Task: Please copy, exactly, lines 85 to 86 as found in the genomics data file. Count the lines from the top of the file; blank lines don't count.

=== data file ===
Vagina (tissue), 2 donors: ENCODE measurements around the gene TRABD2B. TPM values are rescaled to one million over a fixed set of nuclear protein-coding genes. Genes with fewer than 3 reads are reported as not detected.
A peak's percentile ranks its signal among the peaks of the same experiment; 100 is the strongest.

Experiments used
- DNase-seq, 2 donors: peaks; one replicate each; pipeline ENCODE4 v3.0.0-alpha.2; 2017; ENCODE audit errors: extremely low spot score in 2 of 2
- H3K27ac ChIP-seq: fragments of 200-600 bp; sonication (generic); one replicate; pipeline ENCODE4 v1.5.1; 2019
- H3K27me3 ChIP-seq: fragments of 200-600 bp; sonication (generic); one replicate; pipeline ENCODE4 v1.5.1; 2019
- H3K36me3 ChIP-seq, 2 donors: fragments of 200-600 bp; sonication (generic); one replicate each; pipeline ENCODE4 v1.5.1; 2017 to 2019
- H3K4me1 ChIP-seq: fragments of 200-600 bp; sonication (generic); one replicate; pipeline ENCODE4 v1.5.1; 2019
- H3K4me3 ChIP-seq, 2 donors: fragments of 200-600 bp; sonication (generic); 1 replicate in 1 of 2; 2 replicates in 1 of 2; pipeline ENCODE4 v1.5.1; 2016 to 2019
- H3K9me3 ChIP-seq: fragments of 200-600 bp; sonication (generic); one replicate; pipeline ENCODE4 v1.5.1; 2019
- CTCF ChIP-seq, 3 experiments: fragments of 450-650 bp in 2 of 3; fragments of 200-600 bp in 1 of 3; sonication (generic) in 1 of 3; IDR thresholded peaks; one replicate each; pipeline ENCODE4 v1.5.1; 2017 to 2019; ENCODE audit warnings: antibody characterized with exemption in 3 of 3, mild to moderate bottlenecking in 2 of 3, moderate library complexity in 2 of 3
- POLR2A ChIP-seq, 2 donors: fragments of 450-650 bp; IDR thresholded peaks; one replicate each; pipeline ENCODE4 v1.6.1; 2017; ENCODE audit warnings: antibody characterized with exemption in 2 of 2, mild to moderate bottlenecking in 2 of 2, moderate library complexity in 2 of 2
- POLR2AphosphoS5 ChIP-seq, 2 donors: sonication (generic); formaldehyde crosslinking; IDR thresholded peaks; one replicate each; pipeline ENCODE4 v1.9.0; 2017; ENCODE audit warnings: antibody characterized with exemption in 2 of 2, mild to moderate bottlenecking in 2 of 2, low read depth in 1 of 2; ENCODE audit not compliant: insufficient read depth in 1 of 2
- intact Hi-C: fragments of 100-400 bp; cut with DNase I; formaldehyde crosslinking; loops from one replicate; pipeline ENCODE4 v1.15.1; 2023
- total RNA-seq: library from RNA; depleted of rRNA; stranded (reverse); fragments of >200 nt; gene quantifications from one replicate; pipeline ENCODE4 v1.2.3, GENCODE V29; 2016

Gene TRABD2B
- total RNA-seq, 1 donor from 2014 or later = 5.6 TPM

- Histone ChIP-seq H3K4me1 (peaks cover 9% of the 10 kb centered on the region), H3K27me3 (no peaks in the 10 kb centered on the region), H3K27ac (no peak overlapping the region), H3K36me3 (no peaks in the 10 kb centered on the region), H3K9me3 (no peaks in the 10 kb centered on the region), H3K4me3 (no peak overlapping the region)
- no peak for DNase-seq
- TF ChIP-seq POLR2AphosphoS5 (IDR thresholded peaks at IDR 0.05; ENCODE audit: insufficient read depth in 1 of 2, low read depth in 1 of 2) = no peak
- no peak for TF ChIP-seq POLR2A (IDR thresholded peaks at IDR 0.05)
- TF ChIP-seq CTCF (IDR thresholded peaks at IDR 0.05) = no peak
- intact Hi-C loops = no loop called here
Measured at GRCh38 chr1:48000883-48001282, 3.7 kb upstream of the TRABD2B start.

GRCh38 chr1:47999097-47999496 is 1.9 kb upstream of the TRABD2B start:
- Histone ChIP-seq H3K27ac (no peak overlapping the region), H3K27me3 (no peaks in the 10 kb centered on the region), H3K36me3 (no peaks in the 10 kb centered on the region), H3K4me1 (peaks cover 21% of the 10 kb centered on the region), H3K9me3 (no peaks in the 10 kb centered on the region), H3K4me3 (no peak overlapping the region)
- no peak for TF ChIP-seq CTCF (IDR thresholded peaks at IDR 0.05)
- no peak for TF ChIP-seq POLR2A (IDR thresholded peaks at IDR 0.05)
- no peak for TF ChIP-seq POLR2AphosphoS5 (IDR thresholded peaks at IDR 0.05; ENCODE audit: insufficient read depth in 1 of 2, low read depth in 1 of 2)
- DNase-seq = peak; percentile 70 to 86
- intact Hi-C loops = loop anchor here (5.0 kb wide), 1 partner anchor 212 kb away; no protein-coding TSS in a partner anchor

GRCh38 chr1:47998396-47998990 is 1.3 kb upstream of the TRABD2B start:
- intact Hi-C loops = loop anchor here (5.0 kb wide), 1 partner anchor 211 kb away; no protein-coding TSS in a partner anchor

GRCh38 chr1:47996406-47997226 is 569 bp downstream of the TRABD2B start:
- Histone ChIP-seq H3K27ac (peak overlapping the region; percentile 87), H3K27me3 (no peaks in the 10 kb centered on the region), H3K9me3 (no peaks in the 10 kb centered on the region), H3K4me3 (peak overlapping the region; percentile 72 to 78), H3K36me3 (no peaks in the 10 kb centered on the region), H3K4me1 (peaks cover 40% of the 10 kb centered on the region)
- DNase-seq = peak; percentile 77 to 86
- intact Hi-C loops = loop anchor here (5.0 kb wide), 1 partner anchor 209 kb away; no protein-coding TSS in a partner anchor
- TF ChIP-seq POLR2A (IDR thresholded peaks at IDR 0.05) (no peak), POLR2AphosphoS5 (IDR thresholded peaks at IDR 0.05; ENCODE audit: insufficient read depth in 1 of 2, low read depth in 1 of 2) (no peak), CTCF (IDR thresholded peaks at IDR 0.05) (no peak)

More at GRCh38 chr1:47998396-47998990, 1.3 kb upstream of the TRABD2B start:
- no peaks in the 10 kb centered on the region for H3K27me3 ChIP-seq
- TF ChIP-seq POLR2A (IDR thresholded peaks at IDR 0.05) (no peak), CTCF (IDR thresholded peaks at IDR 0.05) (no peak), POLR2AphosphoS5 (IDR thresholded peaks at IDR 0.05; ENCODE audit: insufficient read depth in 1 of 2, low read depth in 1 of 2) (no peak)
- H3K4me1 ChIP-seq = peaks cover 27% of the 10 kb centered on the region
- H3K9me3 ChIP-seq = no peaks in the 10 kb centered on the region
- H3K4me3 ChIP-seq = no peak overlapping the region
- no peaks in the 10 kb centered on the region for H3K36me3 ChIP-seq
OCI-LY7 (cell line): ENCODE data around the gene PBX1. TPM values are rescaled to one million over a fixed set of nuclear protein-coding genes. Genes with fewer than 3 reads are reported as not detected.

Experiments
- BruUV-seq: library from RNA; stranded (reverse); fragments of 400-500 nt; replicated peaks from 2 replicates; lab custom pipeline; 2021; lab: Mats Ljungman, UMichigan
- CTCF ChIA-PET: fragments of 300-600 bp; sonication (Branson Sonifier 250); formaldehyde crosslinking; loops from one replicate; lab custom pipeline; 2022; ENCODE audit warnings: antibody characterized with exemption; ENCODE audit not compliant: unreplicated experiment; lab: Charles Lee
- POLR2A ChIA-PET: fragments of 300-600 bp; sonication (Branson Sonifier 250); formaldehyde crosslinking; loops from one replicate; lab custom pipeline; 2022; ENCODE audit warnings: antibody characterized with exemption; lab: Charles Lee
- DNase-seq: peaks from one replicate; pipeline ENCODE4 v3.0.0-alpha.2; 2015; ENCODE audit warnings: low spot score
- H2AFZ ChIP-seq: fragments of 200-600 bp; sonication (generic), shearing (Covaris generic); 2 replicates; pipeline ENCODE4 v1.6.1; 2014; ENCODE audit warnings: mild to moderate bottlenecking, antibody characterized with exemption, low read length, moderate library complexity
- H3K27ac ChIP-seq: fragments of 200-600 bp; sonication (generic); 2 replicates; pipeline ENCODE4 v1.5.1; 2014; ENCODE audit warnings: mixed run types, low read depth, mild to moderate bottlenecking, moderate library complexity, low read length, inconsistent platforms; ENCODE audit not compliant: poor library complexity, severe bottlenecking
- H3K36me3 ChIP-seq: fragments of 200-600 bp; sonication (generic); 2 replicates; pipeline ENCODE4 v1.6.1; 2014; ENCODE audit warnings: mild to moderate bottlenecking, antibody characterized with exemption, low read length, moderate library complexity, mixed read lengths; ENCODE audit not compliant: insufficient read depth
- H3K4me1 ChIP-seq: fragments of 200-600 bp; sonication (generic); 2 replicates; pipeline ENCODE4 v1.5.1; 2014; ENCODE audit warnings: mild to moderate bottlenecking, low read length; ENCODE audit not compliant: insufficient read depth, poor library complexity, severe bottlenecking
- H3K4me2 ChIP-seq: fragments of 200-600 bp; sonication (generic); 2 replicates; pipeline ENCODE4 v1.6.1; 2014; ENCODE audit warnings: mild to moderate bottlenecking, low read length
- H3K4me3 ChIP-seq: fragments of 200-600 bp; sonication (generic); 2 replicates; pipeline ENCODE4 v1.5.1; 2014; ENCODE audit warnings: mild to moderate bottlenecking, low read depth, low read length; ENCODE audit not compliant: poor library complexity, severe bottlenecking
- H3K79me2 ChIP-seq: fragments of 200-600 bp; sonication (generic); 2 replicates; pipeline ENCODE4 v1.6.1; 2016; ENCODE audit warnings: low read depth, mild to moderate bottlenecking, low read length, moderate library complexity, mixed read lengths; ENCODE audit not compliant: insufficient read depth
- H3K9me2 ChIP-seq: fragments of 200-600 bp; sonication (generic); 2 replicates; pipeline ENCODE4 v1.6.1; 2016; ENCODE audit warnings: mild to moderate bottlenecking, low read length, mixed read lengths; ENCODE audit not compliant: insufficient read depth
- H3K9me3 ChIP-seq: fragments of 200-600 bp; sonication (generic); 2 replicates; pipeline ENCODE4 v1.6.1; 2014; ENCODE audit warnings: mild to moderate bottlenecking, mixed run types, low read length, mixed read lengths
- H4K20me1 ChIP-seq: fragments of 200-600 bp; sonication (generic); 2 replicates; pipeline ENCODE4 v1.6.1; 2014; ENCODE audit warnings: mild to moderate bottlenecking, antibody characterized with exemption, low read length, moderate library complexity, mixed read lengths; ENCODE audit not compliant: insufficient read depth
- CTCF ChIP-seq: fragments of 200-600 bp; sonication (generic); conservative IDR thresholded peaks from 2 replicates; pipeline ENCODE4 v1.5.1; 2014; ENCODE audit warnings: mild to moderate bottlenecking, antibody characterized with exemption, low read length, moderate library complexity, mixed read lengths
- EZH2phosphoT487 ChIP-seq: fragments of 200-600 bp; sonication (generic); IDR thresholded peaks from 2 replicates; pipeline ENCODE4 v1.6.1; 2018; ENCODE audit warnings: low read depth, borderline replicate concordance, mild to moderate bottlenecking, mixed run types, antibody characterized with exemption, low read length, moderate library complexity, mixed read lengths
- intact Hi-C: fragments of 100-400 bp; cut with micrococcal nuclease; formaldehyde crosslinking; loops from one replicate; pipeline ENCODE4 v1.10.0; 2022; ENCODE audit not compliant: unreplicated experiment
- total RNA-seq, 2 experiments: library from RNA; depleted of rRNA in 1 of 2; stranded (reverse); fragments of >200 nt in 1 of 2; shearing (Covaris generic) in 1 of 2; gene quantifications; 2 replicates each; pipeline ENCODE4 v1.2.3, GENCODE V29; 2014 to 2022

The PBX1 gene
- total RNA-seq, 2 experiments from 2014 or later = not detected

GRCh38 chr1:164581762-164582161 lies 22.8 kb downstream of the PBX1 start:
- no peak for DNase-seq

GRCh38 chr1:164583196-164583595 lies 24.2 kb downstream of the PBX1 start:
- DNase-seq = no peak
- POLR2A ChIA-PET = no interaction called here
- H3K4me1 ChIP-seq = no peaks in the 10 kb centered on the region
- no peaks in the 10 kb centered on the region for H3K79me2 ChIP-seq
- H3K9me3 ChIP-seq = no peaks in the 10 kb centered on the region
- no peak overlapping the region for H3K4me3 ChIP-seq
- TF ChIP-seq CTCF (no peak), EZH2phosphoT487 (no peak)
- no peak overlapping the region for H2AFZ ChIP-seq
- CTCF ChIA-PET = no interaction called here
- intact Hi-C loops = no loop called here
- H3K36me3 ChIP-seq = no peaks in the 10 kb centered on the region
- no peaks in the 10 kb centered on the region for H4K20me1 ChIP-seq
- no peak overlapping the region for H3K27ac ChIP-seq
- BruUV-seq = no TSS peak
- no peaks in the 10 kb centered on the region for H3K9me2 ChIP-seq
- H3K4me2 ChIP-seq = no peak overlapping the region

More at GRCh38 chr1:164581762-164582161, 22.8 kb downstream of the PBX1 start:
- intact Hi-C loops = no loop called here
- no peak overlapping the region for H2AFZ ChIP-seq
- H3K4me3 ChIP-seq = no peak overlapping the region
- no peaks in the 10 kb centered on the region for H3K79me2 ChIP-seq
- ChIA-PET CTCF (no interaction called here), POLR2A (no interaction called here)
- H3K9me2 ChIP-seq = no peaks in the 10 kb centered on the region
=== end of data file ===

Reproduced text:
- no peaks in the 10 kb centered on the region for H3K9me2 ChIP-seq
- H3K4me2 ChIP-seq = no peak overlapping the region